CSS 434: Parallel and Distributed Computing
Winter 2008

TTh 330-535pm at UW1-041

Prof. Munehiro Fukuda


Munehiro Fukuda <mfukuda@u.washington.edu>, room UW1-331, phone 352-3459, office hours: TTh 230-330pm

Course Description:

This course introduces the concepts and design of distributed computing systems. Topics covered include message passing, remote procedure calls, process management, migration, mobile agents, distributed coordination, distributed shared memory, distributed file systems, fault tolerance, and grid computing.

The first five weeks focus on the basic mechanism and the Java programming techniques for message passing, process management, and migration. We will use Java sockets, MPI: Message Passing Interface, Java RMI, and UWAgent: a Java-based mobile agent system the professor and his former CSS students have designed. The last five weeks discuss advanced topics, where the instructor will overview each topic; each student will review a topic-related research paper; and all of us will be involved in group discussions on those papers.

Four programming assignments are given: (1) A chat server design with Java sockets, (2) A parallel-computing application programming with MPI Java, (3) A functional/performance comaprison between Java RMI and UWAgent, and (4) A distributed file system implementation using Java RMI. A lab session is planned for each of the first three assignments to get familiar with sockets, MPI, and mobile agents.



Work Load and Grading:

Course Work Percentage Achievements Approximately Corresponding Numeric Grade
Programming 1 7% 90s 3.5 - 4.0
Programming 2 11% 80s 2.5 - 3.4
Programming 3 7% 70s 1.5 - 2.4
Programming 4 15% 60s 0.7 - 1.4
Paper Review 12%
Midterm Exam 20%
Final Exam 20%
Group Discussions 5%
Lab. Work 3%


75% of the lecture covers the following textbook, while the rest focuses on some advanced topics such as MPI, mobile agents, and some research-oriented topics. To help your understanding, I recommend you should buy this textbook.
  1. Distributed Systems: Concepts and Design,, 4th Edition, George Coulouris, Jean Dollimore and Tim Kindberg, Addison-Wesley Publishers, 2005


Some Programming Textbooks:

The following books and manuals are useful for system, network, and MPI programming.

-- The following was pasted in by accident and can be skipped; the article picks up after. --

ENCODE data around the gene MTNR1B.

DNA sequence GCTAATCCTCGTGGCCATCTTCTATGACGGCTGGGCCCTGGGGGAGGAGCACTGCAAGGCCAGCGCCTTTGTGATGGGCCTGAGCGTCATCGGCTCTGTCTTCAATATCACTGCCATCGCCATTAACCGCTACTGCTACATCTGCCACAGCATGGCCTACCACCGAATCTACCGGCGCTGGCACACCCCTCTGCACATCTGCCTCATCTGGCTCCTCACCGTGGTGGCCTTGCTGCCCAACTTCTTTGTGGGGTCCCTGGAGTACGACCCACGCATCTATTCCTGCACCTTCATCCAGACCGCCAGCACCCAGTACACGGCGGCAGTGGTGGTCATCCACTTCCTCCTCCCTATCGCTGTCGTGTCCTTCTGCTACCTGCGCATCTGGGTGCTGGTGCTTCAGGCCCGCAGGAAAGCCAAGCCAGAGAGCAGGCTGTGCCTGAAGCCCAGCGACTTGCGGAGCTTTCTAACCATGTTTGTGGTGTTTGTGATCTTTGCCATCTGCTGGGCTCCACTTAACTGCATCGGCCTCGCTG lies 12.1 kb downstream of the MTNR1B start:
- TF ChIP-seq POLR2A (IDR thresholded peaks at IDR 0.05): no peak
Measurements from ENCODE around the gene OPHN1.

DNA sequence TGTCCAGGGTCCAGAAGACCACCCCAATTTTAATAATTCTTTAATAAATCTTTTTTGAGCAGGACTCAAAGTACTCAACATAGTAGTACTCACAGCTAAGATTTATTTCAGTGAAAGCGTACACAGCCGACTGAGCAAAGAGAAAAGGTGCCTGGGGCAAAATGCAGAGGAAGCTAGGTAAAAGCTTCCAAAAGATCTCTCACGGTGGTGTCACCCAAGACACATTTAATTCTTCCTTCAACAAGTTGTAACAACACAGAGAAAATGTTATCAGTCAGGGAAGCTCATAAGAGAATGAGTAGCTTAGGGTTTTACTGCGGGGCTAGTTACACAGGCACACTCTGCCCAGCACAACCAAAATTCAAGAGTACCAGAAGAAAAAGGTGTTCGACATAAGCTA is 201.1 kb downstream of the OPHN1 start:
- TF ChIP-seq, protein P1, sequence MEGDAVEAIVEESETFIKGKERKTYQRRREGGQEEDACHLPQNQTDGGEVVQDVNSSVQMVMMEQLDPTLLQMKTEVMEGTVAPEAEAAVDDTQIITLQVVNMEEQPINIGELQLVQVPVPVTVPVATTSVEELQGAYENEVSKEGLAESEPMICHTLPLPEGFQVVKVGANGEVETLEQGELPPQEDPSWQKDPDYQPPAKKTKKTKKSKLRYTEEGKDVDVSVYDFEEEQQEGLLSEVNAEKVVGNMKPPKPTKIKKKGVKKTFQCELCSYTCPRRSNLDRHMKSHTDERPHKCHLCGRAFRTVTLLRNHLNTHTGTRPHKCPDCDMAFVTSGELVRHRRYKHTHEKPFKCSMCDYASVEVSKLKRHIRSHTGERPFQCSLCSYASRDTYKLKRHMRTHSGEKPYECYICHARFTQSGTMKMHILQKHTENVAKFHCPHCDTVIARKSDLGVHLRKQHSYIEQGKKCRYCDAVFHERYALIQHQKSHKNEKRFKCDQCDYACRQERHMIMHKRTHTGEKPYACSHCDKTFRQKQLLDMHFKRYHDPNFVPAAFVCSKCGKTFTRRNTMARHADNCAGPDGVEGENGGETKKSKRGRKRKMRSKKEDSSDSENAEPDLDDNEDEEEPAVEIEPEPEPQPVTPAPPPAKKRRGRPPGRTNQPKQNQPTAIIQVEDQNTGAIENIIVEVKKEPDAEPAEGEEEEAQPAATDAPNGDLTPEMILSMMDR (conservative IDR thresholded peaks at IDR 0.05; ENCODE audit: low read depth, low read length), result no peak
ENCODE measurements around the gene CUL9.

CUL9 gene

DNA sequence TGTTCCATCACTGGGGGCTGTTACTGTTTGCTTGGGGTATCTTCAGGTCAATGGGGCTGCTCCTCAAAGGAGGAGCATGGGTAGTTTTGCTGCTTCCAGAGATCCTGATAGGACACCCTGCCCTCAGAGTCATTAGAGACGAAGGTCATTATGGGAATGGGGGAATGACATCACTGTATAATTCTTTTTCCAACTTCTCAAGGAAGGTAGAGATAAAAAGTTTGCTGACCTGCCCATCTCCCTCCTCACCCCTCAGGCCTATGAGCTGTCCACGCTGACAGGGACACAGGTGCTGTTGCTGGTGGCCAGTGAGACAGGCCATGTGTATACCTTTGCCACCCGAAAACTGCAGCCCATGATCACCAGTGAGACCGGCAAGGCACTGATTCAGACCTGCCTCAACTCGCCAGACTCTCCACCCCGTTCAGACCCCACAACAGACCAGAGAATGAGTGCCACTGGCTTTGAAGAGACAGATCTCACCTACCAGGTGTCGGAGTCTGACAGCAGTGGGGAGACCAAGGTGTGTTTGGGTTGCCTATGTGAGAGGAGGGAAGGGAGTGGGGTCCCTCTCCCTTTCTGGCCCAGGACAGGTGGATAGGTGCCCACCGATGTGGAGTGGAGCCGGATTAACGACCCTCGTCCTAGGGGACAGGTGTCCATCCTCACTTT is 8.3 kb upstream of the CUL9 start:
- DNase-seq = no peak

All programming assignments and a paper review are to be done independently. Any collaboration of work will result in severe penalty. You may discuss the problem statement and any clarification with each other, but any actual work to be turned in, must be done without collaboration.

Any homework is due at the beginning of class on the due date. The submission may be postponed only in emergencies such as accidents, sickness, sudden business trips, and family emergencies, in which case you may turn in yor homework late with a written proof. No make-up exams will be given except under exceptional circumstances. Barring emergencies, I must be informed before the exam.

To request academic accommodations due to a disability, please contact Disabled Student Services (DSS) in Bothell Library Annex Building, Room 106, (email: dss@uwb.edu, TDD: 425-352-5303, and FAX: 425-352-5455). If you have a documented disability on file with the DSS office, please have your DSS counselor contact me and we can discuss accommodations.

Course Goals:

The overall goal of CSS 434, "Parallel and Distributed Computing" includes: To strengthen your understanding of fundamental concepts, you are recommended to solve the problems that are given on the final page of each lecture slide, (while some of them will be solved in class discussions.). To review research papers, you must visit the library, search for them, and get prepared for presenting your paper review with the power point. Finally, you need to work in the Linux laboratory, (UW1-320) for testing and evaluating the performance of your distributed program. Therefore, as with most technical courses, besides ability and motivation, it takes time to learn and master the subject. Expect to spend an additional 10 to 15 hours a week outside of class time on the average.